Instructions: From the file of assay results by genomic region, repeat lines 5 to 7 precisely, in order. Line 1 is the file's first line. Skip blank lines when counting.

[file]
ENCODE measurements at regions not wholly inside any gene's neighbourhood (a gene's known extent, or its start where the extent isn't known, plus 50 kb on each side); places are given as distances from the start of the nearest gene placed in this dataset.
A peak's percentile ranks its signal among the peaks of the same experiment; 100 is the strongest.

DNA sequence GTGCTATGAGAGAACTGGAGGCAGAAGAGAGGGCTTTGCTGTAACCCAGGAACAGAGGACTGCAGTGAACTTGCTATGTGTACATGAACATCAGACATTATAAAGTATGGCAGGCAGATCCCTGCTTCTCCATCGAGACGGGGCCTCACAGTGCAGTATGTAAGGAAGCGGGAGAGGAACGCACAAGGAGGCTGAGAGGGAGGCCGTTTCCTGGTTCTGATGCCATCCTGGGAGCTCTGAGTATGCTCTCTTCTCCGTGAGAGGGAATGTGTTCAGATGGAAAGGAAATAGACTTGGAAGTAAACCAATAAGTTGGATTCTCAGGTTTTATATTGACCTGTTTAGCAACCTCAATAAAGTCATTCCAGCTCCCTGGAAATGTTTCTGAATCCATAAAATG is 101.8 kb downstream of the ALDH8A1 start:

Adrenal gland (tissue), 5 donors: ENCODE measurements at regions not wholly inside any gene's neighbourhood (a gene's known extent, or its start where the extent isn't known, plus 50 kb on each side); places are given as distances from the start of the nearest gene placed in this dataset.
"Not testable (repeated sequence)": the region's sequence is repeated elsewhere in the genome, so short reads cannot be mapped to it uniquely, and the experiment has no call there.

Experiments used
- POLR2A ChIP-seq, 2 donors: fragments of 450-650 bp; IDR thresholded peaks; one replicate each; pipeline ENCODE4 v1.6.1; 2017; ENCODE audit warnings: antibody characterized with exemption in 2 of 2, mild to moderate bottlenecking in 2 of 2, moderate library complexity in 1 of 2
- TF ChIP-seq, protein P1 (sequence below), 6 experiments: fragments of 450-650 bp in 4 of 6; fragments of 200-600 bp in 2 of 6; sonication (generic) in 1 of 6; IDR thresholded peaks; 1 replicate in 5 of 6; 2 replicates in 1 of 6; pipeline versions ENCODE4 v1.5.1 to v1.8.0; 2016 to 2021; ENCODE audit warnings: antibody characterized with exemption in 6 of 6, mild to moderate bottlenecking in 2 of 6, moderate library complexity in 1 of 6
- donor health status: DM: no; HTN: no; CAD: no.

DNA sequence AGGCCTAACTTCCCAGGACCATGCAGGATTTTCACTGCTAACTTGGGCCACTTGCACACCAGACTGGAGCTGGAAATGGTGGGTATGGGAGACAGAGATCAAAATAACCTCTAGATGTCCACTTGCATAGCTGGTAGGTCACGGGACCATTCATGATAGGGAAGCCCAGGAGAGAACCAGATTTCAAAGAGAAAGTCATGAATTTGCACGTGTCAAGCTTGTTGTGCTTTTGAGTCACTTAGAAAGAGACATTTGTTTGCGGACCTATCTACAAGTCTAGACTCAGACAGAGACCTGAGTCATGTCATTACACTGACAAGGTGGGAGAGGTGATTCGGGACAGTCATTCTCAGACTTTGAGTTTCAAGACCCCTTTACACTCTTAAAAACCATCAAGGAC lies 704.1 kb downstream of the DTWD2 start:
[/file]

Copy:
"Not testable (repeated sequence)": the region's sequence is repeated elsewhere in the genome, so short reads cannot be mapped to it uniquely, and the experiment has no call there.

Experiments used
- POLR2A ChIP-seq, 2 donors: fragments of 450-650 bp; IDR thresholded peaks; one replicate each; pipeline ENCODE4 v1.6.1; 2017; ENCODE audit warnings: antibody characterized with exemption in 2 of 2, mild to moderate bottlenecking in 2 of 2, moderate library complexity in 1 of 2